Can we, as researchers of the territory, still investigate and learn about our built and the unbuilt environments through direct experience? Can we rely merely on digital cartographies, or should we still be explorers who embark on journeys of discovery? We have tried to answer these questions by walking in the city in order to discover what is hidden, and by travelling the world of literature in order to arrive at critical insights.
After ten years of fighting in the Trojan War, Odysseus, the king of Ithaca, started his journey back home. In the eponymous epic poem, Homer narrates this legendary quest which lasted for another decade, due to the calamities the hero encountered on the way. Many centuries later, James Joyce’s opus magnum Ulysses, a latinized variant of Odysseus, is considered an epitome of twentieth century modern novel. The story recounts a single day of wanderings by the main character, Leopold Bloom, through his city of Dublin. Until his death in 1941, Joyce was a frequent visitor in Zurich – his resting place, the Fluntern Cemetery, was one of the stops of our Zurich Walkabout – a peripatetic odyssey in the city, performed by our team and students on the occasion of the introduction of our fall 2019 design studio.
The walkabout concept originates from indigenous Australian culture. A journey made on foot is seen as a rite of passage, where the person engaged in this transformative experience proves that he can read the signs left on the Earth’s surface, find her/his way and survive in the wild. Those who go on a walkabout are able to advance with the help of songlines, oral maps that guide them along invisible paths in a vast territory. Following this, the idea behind our Zurich Walkabout was to replace a usual sedentary and static approach to an urban design project, and instead to start the design studio with a mobile, heuristic and performative engagement – by actually venturing into the field.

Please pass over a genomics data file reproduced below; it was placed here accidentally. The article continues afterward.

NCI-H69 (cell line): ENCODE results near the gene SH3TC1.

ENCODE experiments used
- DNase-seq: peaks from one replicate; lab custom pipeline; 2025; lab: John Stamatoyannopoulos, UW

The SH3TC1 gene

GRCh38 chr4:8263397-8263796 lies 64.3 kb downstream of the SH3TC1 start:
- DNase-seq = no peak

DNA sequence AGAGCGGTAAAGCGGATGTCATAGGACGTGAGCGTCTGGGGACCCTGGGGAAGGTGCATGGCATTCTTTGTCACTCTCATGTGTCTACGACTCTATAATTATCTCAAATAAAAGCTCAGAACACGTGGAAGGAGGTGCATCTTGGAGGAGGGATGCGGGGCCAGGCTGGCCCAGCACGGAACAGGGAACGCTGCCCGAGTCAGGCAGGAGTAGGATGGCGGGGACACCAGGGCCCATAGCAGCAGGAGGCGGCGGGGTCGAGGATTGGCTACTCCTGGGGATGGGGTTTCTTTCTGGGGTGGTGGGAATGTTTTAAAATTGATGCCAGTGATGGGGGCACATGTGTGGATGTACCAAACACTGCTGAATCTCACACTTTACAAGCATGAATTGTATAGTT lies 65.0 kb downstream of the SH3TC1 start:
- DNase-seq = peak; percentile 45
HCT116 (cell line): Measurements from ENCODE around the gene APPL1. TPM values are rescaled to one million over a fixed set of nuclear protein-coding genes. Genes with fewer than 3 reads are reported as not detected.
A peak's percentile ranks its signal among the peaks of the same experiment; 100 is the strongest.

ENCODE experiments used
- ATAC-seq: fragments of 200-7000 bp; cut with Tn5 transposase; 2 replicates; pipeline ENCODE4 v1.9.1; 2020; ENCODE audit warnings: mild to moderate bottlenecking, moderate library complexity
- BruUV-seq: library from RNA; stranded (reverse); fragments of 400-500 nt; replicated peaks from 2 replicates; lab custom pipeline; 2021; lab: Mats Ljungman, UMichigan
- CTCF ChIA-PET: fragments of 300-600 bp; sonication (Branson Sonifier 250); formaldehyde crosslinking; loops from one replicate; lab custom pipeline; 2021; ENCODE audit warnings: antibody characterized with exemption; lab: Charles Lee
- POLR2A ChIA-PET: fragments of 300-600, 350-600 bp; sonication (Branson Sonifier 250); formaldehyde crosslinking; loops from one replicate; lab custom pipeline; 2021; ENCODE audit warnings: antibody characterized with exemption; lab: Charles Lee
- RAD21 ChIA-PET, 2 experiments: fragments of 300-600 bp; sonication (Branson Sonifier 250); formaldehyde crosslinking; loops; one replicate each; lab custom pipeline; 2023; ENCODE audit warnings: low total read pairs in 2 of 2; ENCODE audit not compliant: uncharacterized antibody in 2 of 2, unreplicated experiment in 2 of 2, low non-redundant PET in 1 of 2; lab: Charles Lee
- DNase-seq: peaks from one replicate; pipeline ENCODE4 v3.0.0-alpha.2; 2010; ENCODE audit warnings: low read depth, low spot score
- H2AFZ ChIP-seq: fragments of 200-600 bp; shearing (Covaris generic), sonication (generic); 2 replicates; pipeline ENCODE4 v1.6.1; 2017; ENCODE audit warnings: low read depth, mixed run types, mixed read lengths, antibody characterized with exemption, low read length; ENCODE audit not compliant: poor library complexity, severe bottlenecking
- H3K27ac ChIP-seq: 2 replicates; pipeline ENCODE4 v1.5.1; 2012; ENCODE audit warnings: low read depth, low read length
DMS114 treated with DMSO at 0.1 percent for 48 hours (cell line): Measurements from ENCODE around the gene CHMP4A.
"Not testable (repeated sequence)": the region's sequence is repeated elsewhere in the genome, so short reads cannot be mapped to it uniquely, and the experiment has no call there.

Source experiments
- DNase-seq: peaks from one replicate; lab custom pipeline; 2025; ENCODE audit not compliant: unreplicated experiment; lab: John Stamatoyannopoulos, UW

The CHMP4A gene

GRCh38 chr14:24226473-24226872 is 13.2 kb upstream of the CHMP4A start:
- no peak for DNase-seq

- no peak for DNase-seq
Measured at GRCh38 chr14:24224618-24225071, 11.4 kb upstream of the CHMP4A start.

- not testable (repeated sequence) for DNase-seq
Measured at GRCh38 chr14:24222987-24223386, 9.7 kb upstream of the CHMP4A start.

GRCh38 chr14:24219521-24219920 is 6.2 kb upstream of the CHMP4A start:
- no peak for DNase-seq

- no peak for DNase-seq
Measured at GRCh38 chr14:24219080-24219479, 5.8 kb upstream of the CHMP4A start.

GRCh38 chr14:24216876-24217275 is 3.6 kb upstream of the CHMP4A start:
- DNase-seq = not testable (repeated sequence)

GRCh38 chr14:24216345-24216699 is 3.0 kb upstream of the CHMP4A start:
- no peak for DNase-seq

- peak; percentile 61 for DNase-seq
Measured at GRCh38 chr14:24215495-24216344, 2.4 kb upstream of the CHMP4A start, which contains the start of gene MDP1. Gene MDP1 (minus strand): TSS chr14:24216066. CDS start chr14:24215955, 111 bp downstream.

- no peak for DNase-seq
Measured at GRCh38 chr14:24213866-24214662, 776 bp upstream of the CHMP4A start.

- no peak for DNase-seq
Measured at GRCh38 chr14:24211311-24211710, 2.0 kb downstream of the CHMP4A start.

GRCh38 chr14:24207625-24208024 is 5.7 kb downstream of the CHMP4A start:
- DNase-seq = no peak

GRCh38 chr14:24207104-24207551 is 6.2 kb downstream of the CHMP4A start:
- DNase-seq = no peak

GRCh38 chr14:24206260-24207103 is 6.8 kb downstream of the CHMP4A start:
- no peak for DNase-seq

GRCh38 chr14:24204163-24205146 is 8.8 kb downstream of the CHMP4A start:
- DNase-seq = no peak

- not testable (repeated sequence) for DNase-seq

Thus, on September 17, 2019 we performed a one-day odyssey, starting at 10:00 at the Brunau Station and ending at the Rigiblick at 17:00. The route moved through open landscapes of the city – parks, gardens, forests, farms, and cemeteries – helping us focus on the central theme of our studio – the unbuilt. Along the route, we read selected passages by Joseph Beuys, Lucius Burckhardt, Gilles Clément, J. J. Rousseau, and others, who wrote about nature, and its relationship to culture. Along the route, we also introduced the students to other fieldwork methods we deploy beside walking: photography, video, documenting, drawing and collecting. During the day, our feet-on approach was translated into performative in-situ mappings, and a week later it resulted in a mixed-media exhibition in the studio space. In the weeks that followed, the students adapted these methods of inquiry to their project sites and case studies. In these explorations in the territory, they were able to simultaneously deploy both architectural and mobile ethnographic methods, and to produce authentic, multi-sensual and critical site portraits, essential in forming their design approaches.
Dr. Nazlı Tümerdem is an architect from Istanbul. She completed her Ph.D. entitled ‘Istanbul Walkabouts: A Critical Walking Study of Northern Istanbul’ (2018) at Istanbul Technical University and continues performing walks around northern Istanbul as a part of her walking research project Istanbul Walkabouts. Currently, she is a postdoctoral researcher at ETH Zurich D-ARCH Chair of Architecture and Territorial Planning.